Idemitsu, Showa Shell close in on merger

04 July 2018, Week 26, Issue 632

Japanese oil refiner Idemitsu Kosan has confirmed that it has resumed talks with its founding family over the long-delayed merger with smaller domestic peer Showa Shell Sekiyu, raising hopes for the creation of a new bigger refiner in the first half of 2019.

On June 27, Idemitsu said it was in talks with Showa Shell regarding a “business integration” and that it discussions with its major shareholders were ongoing. “However, no formal decision has been made. We will make a further announcement promptly upon the occurrence of any event required to be disclosed,” it added.

Idemitsu confirmed that the resumption of talks at its ordinary shareholder meeting in Tokyo on June 28, although it did not give any further details. CEO Shunichi Kito told the meeting that the company wanted to realise the merger “as soon as possible”.

Hearts and minds

Idemitsu’s June 27 statement came after a Nikkei report the same day stating that the founding family had dropped its objections to the merger and that a deal was expected in the spring of 2019.

The business daily also reported that Idemitsu would resubmit its merger proposal to Showa Shell in the near future and that the two companies would seek shareholder approvals at extraordinary meetings before the end of the year.

The financial daily added that Idemitsu’s founding family – led by 90-year-old chairman emeritus Shosuke Idemitsu – had agreed to the merger after Idemitsu’s management team accepted its demands. These included maintaining founder Sazo Idemitsu’s management philosophy and appointing two members of the founding family – including Shosuke’s eldest son, Masakazu Idemitsu – as board members of the combined company. Previous objections included the two companies’ different corporate cultures.

The family is also reportedly concerned that a merger would dilute its influence within the company. Japan’s biggest daily, the Yomiuri Shimbun, reported on June 29 that Shosuke’s second son, Shosuke Idemitsu, still opposed the merger on these grounds.

The Yomiuri Shimbun report said an investment fund involving Yoshiaki Murakami, a prominent Japanese activist investor living in Singapore, had acquired a minority stake in Idemitsu and had thrown its support behind the merger.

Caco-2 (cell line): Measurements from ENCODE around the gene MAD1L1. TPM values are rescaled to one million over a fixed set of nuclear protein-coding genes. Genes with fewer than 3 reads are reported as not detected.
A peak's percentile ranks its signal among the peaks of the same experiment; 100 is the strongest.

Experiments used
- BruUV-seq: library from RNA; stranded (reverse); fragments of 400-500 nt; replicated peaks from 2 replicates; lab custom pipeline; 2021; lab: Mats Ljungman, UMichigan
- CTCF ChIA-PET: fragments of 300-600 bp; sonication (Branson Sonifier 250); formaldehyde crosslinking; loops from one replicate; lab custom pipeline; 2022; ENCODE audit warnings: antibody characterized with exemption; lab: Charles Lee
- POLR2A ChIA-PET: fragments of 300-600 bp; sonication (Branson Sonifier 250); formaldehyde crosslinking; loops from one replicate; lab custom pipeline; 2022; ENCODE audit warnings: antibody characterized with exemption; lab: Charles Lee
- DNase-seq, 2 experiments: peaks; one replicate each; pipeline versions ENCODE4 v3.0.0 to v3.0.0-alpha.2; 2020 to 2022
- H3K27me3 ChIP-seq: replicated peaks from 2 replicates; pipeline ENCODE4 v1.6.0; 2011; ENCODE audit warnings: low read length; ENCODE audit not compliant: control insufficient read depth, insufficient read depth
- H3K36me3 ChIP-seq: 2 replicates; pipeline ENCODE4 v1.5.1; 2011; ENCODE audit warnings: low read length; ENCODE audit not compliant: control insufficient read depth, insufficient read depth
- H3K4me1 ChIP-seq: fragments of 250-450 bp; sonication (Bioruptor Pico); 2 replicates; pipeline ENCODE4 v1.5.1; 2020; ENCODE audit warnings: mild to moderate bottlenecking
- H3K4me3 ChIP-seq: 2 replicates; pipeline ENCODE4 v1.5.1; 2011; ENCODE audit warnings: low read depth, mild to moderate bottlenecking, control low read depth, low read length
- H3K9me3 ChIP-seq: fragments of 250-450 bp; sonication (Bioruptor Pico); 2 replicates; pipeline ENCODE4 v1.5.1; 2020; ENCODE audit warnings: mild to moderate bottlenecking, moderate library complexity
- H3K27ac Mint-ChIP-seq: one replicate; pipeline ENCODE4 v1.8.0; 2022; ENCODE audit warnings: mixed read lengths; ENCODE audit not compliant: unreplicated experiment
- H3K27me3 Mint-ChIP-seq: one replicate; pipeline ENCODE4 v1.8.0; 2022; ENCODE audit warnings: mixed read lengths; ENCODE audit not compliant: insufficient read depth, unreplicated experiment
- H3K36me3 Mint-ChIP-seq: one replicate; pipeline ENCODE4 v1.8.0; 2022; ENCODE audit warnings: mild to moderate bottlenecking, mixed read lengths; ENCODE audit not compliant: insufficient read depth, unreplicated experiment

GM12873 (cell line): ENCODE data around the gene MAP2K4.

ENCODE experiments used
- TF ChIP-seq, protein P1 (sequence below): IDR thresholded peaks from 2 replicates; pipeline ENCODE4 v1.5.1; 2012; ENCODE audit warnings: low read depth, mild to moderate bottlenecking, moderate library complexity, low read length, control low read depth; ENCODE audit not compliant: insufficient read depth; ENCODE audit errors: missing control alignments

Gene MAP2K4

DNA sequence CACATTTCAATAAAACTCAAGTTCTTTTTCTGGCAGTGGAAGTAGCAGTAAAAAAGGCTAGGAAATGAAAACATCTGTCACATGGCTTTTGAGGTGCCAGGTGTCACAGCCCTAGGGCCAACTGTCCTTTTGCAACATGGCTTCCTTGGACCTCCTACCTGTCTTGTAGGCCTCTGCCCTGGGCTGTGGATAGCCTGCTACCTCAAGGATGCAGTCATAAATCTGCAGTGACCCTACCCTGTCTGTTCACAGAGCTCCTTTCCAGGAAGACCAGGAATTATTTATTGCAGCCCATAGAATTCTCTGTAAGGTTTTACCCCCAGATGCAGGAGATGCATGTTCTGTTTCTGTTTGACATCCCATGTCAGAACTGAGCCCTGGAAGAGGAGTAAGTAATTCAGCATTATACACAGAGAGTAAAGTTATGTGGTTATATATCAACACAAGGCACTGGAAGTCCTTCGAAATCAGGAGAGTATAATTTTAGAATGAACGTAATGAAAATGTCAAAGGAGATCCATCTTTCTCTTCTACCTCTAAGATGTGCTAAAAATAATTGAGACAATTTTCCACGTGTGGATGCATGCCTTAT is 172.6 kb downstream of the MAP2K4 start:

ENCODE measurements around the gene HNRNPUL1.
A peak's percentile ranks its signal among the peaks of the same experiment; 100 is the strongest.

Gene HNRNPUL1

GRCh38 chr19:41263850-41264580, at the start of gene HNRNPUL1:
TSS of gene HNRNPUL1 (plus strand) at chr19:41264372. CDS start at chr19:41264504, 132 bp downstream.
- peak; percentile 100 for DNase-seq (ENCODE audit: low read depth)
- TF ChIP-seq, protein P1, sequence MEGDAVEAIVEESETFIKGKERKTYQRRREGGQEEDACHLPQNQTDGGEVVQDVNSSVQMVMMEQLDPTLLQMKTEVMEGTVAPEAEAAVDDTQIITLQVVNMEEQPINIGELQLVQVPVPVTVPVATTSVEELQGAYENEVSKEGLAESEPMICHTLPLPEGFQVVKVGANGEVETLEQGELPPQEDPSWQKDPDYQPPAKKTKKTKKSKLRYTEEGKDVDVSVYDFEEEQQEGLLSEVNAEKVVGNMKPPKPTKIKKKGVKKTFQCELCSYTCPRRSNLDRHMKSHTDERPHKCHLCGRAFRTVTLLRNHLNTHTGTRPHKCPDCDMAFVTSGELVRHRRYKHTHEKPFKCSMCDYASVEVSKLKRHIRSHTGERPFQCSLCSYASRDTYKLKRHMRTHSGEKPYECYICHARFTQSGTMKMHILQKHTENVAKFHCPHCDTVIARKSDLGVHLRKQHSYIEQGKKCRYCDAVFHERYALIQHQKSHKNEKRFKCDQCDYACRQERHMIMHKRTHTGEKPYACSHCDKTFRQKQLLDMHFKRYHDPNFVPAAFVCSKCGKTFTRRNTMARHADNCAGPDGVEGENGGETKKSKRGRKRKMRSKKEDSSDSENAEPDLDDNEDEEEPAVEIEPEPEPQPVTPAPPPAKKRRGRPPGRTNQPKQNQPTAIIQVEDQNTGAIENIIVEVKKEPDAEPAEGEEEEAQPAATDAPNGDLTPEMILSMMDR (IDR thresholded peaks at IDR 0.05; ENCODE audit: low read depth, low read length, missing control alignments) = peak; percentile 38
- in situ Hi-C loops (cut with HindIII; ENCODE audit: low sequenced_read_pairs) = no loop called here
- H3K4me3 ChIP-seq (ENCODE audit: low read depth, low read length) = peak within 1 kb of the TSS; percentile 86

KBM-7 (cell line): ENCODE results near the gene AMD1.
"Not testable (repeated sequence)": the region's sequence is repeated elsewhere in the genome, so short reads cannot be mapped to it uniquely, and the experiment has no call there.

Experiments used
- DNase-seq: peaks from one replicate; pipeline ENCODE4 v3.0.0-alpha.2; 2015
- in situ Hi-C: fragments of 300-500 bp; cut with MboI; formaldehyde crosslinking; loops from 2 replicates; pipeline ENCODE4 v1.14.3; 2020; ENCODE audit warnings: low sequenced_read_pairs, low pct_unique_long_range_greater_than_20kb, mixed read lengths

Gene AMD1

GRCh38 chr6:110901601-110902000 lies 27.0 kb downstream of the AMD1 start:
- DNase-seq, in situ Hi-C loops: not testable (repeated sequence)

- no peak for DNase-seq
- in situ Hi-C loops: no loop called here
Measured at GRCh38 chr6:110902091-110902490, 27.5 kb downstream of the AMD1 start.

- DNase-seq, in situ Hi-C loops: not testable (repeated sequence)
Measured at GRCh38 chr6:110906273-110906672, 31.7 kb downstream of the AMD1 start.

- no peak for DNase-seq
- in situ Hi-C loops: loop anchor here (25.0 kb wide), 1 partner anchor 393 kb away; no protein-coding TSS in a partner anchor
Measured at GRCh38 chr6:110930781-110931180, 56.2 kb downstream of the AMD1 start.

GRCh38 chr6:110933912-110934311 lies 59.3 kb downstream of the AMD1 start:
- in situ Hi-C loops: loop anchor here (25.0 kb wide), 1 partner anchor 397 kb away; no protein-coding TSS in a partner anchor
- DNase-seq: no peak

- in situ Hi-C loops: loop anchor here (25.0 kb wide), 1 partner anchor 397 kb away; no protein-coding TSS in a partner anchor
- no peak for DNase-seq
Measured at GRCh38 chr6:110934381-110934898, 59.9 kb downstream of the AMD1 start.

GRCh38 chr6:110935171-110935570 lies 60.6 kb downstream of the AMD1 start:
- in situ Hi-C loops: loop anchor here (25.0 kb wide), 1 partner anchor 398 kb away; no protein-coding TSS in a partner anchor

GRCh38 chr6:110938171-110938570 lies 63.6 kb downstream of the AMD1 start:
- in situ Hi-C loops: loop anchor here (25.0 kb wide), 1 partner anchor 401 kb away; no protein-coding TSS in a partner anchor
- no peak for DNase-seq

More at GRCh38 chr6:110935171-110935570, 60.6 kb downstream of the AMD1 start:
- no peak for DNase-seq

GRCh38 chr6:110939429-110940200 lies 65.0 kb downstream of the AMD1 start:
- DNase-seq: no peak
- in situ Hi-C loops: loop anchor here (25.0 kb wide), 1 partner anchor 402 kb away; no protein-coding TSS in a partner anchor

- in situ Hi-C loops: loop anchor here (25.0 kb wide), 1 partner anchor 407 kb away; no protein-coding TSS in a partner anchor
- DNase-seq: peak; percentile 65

Idemitsu and Showa Shell reached a basic merger agreement in November 2015, but the plan has been delayed owing to objections from the Idemitsu family, which has a 28% stake in the company.

On April 1, Idemitsu’s executive vice president Shunichi Kito became new CEO and former CEO Takashi Tsukioka assumed the previously vacant post of chairman. Both have the right to represent Idemitsu.

Under the new management structure, Tsukioka has been in charge of pushing ahead with the merger plan by trying to persuade the founding family to accept it, while Kito has been responsible for day-to-day operations.

Idemitsu’s management is pushing the merger amid a general consolidation of the entire Japanese downstream.

Economies of scale

Japanese energy giant JX Holdings and TonenGeneral Sekiyu merged in April 2017, creating JXTG Holdings, which controls more than 50% of the domestic gasoline market. A combined Idemitsu and Showa Shell would control more than 30% of the domestic gasoline market.

The ongoing consolidation of the Japanese refining industry is being driven by declining domestic oil demand and overcapacity, which has intensified competition at home. Oil product demand has been declining since its peak in fiscal 1999. The Ministry of Economy, Trade and Industry (METI) estimates that demand will shrink at an average annual rate of 1.7% between fiscal 2016 and 2020.

While the merger will help the two firms secure domestic market share, Idemitsu and Showa Shell are also anticipated to expand overseas.

Idemitsu has already secured a presence in Vietnam’s downstream through the 200,000 bpd Nghi Son refinery and petrochemical complex in Thanh Hoa Province.

The project operator is Nghi Son Refinery and Petrochemical (NSRP), in which Idemitsu, Kuwait Petroleum International (KPI) state-owned PetroVietnam and Japan’s Mitsui Chemicals hold 35.1%, 35.1%, 25.1% and 4.7% respectively.

In April 2016, Idemitsu also established Idemitsu Q8 Petroleum as its 50:50 joint venture with KPI to engage in oil product wholesaling and retailing. In October 2017, Idemitsu Q8 Petroleum built and started operating a service station inside Hanoi’s Thang Long Industrial Park, which is home to numerous Japanese facilities. It is Vietnam’s first service station owned by a foreign company.


Edited by

Andrew Kemp


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